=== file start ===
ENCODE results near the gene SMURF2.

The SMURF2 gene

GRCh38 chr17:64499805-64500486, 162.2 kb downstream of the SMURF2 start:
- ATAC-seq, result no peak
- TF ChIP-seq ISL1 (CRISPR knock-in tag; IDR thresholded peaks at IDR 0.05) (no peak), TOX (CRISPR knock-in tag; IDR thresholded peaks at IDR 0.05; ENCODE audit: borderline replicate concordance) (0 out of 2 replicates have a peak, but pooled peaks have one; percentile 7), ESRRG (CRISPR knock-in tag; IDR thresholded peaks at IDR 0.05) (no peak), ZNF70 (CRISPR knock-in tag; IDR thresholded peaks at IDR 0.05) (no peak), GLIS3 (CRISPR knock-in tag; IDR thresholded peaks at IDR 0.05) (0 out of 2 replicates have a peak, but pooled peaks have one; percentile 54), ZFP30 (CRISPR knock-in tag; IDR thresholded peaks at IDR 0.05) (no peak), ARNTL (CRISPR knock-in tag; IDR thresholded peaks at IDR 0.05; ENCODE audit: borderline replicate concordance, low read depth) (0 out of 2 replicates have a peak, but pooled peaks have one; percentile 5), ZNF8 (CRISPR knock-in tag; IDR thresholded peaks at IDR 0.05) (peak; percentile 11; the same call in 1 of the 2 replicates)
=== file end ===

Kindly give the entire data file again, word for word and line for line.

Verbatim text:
ENCODE results near the gene SMURF2.

The SMURF2 gene

GRCh38 chr17:64499805-64500486, 162.2 kb downstream of the SMURF2 start:
- ATAC-seq, result no peak
- TF ChIP-seq ISL1 (CRISPR knock-in tag; IDR thresholded peaks at IDR 0.05) (no peak), TOX (CRISPR knock-in tag; IDR thresholded peaks at IDR 0.05; ENCODE audit: borderline replicate concordance) (0 out of 2 replicates have a peak, but pooled peaks have one; percentile 7), ESRRG (CRISPR knock-in tag; IDR thresholded peaks at IDR 0.05) (no peak), ZNF70 (CRISPR knock-in tag; IDR thresholded peaks at IDR 0.05) (no peak), GLIS3 (CRISPR knock-in tag; IDR thresholded peaks at IDR 0.05) (0 out of 2 replicates have a peak, but pooled peaks have one; percentile 54), ZFP30 (CRISPR knock-in tag; IDR thresholded peaks at IDR 0.05) (no peak), ARNTL (CRISPR knock-in tag; IDR thresholded peaks at IDR 0.05; ENCODE audit: borderline replicate concordance, low read depth) (0 out of 2 replicates have a peak, but pooled peaks have one; percentile 5), ZNF8 (CRISPR knock-in tag; IDR thresholded peaks at IDR 0.05) (peak; percentile 11; the same call in 1 of the 2 replicates)